Manufacturing sector deteriorates at fastest pace since Covid

Selling prices decline for first time since late 2020, says AIB

Ireland’s manufacturing sector downturn deepened in May, with conditions deteriorating at a pace not seen since the initial phase of the pandemic in 2020, new AIB research has highlighted.

The bank’s latest purchasing managers’ index (PMI) data for the sector indicates that the sector was “dragged down” last month by falling output and new orders, with purchasing activity declining more sharply than any month since June 2020.

Irish manufacturers reported a notably sharp decline in new orders from abroad. Aside from the early period of the pandemic, May saw the strongest monthly drop-off in exports since April 2009, AIB said.

The main index tumbled to 47.5 in May from 48.6 in April, with any reading below 50 indicating a contraction in activity, the fifth month in the last six in which conditions have worsened.


Business sentiment, meanwhile, remained “historically subdued”, AIB said, although the manufacturing firms surveyed said they were generally optimistic about the prospect of a rebound in output over the next year.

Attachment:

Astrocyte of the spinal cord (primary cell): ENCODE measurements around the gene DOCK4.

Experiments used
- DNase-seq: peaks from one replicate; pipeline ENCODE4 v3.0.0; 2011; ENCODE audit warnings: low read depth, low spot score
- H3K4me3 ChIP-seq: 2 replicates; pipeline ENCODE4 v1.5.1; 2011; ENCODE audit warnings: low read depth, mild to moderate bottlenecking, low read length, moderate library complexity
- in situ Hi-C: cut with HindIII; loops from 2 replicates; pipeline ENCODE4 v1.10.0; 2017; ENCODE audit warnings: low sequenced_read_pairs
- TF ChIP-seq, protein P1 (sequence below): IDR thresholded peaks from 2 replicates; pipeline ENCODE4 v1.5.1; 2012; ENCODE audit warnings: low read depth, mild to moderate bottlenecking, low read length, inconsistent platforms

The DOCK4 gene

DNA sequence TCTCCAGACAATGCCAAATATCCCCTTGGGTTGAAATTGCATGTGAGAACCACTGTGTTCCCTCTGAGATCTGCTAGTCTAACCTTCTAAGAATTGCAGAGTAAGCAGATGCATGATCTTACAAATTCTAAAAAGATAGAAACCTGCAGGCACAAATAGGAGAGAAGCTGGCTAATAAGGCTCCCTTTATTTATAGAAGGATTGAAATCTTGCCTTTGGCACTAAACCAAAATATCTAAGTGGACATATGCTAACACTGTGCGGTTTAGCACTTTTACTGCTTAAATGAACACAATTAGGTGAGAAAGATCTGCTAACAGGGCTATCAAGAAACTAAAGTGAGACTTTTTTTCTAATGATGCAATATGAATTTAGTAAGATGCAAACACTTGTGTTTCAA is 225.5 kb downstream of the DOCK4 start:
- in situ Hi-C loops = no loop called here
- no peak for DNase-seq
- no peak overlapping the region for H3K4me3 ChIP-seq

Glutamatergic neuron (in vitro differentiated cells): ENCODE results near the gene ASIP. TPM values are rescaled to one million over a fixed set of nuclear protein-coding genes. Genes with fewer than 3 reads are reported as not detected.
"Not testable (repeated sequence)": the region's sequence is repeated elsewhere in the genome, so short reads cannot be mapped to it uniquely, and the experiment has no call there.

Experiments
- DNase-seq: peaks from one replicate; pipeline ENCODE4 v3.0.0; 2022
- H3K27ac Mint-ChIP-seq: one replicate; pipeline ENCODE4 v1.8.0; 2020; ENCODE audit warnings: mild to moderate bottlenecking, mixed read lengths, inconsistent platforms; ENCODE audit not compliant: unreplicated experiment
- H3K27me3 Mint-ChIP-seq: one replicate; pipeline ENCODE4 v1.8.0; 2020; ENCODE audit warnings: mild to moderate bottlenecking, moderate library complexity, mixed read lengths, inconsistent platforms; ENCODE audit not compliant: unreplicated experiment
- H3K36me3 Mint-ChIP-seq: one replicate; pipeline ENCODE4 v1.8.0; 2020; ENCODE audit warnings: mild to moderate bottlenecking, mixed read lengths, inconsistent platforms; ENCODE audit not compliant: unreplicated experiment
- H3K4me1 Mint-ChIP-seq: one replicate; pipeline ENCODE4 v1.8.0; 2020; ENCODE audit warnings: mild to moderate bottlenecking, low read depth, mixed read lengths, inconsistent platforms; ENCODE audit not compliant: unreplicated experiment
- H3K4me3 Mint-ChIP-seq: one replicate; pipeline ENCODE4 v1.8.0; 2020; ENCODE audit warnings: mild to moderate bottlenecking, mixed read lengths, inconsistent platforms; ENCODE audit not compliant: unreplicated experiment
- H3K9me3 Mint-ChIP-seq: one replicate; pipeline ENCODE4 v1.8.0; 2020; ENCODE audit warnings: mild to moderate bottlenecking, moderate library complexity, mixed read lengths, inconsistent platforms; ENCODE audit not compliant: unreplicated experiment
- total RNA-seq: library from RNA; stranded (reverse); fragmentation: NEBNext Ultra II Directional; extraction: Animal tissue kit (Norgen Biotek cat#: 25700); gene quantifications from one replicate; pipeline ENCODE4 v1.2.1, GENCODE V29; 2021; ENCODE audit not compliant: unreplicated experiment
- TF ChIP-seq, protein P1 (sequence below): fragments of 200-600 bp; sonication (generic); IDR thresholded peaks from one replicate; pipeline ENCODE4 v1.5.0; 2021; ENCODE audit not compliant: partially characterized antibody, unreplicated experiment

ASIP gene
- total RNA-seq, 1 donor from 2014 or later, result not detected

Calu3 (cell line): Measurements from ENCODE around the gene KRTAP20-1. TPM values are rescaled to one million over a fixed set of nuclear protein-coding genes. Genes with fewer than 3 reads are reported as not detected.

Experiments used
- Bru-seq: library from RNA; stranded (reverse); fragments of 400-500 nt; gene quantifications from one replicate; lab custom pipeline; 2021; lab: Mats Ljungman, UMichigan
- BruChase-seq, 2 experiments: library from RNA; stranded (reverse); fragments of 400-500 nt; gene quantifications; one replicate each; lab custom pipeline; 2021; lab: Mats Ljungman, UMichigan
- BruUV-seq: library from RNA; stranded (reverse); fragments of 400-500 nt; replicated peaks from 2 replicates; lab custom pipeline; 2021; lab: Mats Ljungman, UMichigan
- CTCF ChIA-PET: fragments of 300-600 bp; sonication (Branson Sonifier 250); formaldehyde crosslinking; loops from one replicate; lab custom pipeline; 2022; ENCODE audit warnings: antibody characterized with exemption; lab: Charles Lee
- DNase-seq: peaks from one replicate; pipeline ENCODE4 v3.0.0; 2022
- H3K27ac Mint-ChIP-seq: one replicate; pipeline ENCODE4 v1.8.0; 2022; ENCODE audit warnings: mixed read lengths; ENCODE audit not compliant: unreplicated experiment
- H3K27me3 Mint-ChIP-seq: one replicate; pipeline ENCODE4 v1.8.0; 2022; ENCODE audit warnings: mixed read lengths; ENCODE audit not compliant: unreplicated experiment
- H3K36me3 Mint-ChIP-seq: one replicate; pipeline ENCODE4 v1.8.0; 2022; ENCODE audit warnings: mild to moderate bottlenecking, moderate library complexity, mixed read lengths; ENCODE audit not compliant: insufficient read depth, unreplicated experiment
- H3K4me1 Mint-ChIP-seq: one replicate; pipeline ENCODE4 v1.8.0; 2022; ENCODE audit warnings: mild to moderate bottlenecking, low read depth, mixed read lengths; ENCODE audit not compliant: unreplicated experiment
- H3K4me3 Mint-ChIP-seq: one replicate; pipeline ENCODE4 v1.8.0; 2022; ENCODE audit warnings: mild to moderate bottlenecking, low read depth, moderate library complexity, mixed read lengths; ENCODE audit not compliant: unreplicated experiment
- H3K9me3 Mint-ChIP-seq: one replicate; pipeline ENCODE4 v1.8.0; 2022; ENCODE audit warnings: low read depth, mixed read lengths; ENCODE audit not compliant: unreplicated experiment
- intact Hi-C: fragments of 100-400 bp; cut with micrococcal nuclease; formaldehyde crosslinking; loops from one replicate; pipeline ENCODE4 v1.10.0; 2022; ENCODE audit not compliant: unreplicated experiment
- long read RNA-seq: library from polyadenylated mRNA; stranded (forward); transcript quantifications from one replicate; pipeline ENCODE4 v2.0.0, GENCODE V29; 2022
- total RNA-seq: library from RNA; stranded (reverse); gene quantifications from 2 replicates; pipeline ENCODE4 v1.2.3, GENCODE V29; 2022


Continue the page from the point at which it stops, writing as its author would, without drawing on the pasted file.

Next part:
Overall, however, demand conditions continued to worsen in May, with the decline most severe among foreign clients, AIB said. Consequently, manufacturers in the Republic recorded the steepest reduction in post-production inventories since October 2020 as they moved to “mirror quieter demand conditions”.

“The downturn in global manufacturing stems from weak demand, with declining new orders, falling production and a rundown of inventories,” said AIB chief economist Oliver Mangan. But the Irish contraction is part of a global trend this year, he said, with flash manufacturing PMIs for the euro zone, the UK and the US published recently all indicating further deterioration in May.

The flipside is that inflationary pressures, carrying on from April, continued to ease in May, with lower raw materials prices feeding into “the first fall in output prices since September 2020″, Mr Mangan said.

Employment in the manufacturing sector increased for the sixth consecutive month “albeit only marginally”, he said, but there was also a further easing of supply chain pressures and a shortening of delivery times, “aided by the general weakness of demand”.

While subdued, sentiment among the survey respondents was buoyed by hopes that output levels will increase over the next 12 months, “underpinned by hopes for new business gains and a pickup in demand conditions”, AIB said.

Ian Curran

Ian Curran

Ian Curran is a Business reporter with The Irish Times